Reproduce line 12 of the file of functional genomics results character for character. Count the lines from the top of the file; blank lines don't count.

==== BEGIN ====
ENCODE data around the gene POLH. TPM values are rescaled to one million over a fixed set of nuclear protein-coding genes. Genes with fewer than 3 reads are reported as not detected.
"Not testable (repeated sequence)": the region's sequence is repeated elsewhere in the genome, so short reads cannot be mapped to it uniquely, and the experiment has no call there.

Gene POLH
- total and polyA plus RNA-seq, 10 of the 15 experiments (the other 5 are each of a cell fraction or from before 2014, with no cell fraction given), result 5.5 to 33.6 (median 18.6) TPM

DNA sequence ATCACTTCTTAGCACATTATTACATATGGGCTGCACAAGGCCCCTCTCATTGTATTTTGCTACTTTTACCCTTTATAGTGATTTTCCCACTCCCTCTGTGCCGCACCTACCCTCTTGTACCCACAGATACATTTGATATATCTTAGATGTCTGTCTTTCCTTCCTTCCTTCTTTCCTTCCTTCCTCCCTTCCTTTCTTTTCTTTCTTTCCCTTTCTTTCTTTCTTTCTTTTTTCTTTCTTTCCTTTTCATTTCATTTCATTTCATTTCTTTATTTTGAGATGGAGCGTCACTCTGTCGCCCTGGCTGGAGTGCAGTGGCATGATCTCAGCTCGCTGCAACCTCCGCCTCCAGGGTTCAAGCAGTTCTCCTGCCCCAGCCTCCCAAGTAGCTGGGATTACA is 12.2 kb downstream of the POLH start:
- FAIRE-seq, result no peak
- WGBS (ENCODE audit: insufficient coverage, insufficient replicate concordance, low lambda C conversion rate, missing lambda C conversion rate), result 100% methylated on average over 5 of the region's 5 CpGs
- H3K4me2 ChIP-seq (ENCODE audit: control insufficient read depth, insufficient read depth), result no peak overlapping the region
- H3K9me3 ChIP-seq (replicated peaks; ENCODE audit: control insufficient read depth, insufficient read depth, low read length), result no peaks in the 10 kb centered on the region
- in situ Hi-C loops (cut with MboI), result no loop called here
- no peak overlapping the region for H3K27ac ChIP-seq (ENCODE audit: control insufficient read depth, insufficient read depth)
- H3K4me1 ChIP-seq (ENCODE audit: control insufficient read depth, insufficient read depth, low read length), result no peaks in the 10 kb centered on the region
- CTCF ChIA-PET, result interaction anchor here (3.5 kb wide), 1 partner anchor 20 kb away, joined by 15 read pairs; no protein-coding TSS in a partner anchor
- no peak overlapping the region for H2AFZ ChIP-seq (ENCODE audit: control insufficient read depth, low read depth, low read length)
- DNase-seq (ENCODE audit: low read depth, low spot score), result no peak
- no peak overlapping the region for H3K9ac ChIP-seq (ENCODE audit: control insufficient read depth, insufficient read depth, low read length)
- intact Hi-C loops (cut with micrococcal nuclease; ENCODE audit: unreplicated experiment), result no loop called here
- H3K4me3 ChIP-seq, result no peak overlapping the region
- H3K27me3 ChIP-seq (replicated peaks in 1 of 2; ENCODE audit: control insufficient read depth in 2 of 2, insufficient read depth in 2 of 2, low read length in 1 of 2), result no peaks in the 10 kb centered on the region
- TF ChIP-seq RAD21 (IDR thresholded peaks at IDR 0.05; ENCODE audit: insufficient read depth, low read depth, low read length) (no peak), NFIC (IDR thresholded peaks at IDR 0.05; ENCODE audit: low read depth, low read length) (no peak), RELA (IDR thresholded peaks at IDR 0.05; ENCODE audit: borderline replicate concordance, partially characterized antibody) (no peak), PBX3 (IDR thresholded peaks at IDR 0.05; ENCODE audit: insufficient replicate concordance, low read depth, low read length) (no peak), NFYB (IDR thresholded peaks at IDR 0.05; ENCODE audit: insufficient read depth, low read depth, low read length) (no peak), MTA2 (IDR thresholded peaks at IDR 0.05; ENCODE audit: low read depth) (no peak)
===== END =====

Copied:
- H3K4me1 ChIP-seq (ENCODE audit: control insufficient read depth, insufficient read depth, low read length), result no peaks in the 10 kb centered on the region